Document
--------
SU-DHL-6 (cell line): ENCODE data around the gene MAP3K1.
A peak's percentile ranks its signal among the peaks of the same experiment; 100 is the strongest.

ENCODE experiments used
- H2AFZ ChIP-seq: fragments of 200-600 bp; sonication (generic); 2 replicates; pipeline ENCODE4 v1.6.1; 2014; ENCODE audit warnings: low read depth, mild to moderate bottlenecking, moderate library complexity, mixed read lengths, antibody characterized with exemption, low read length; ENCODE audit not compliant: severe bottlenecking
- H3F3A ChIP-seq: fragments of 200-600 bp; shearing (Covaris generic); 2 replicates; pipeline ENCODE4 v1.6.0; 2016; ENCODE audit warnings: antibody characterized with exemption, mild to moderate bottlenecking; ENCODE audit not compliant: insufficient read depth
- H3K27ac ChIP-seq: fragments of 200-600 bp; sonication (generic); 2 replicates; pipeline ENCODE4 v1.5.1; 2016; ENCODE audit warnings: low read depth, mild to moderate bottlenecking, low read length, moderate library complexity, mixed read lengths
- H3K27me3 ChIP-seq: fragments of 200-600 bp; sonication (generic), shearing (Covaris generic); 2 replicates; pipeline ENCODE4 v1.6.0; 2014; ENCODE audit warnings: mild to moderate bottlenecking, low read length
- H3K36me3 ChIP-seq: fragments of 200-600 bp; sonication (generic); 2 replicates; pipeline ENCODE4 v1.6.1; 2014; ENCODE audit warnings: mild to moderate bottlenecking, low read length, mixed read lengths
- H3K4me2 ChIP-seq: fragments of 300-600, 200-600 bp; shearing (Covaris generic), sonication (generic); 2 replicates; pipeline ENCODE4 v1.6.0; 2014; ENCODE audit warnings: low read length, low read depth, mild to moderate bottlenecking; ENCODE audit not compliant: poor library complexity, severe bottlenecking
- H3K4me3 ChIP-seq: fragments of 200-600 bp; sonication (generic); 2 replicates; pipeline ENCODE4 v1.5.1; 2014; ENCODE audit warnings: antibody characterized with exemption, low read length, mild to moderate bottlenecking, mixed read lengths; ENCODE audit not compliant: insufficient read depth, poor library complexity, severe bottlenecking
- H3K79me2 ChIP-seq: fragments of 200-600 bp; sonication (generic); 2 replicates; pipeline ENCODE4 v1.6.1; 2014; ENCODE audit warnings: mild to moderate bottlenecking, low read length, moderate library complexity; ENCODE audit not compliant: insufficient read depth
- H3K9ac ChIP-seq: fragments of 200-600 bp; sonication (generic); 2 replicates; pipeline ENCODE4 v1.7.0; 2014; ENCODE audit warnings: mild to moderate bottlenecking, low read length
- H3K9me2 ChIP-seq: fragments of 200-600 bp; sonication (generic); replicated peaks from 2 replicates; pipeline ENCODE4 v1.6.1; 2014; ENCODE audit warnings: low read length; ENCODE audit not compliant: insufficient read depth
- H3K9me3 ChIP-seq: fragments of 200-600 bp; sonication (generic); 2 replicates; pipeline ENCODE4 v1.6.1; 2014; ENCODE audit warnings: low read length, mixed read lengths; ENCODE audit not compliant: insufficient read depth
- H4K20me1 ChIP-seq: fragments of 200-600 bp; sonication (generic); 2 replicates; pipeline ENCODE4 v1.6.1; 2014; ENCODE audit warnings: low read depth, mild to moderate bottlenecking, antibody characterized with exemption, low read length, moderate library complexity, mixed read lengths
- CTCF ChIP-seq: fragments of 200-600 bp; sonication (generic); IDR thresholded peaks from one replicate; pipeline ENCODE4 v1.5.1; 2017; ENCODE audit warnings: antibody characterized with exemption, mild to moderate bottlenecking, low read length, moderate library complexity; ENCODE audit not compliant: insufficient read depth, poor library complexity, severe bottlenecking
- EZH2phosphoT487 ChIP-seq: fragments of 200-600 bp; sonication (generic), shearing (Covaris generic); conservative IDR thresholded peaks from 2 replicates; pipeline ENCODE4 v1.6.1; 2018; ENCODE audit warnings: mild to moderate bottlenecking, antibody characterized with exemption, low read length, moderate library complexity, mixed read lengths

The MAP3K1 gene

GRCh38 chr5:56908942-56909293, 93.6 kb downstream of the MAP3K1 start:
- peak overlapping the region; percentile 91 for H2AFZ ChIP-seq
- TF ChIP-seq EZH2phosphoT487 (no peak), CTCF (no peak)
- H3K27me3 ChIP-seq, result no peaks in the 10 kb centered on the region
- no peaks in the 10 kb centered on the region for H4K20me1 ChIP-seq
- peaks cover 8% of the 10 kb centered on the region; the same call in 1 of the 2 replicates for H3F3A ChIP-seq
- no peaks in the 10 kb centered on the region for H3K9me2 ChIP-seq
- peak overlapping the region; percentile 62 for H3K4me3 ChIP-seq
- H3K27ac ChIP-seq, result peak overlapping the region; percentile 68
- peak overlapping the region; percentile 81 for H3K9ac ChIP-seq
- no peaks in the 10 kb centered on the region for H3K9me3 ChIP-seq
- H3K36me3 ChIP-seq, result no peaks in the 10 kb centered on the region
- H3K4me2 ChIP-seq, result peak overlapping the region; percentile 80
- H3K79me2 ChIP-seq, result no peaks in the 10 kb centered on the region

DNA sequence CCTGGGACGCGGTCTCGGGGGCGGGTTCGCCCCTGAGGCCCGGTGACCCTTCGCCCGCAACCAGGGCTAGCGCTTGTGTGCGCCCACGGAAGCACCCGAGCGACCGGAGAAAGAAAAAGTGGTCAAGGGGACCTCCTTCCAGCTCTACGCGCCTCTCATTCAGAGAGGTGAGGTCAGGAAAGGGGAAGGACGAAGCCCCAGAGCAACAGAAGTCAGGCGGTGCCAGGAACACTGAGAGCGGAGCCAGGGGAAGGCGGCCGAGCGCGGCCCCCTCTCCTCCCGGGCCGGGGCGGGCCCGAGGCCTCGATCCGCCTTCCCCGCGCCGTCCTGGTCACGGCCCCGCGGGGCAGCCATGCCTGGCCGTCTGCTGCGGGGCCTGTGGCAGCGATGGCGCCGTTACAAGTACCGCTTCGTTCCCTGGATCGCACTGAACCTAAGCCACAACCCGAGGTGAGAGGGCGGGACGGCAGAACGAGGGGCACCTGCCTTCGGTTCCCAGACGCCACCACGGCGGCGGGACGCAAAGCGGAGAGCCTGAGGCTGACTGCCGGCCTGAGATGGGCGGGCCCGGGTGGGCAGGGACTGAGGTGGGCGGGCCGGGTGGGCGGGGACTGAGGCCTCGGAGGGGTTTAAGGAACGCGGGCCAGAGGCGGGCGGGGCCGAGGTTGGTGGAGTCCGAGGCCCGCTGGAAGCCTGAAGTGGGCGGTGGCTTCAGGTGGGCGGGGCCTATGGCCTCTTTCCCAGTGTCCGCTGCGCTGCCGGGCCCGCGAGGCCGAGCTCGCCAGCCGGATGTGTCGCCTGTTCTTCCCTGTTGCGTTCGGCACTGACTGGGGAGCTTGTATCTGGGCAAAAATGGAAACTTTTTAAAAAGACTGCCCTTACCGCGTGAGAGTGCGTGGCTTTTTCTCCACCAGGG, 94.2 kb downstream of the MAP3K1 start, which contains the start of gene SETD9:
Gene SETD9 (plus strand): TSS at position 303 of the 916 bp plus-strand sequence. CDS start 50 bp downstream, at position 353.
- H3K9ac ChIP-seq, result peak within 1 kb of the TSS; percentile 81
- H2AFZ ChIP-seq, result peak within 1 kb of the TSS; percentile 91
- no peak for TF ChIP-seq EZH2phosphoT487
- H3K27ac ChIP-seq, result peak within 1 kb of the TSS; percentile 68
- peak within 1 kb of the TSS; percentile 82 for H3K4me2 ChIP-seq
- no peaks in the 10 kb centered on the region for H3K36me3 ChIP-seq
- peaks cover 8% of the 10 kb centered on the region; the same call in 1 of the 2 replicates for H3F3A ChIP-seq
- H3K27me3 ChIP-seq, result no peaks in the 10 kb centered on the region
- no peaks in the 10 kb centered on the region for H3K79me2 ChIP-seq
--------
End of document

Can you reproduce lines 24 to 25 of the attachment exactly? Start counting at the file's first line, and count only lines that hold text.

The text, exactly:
- peaks cover 8% of the 10 kb centered on the region; the same call in 1 of the 2 replicates for H3F3A ChIP-seq
- no peaks in the 10 kb centered on the region for H3K9me2 ChIP-seq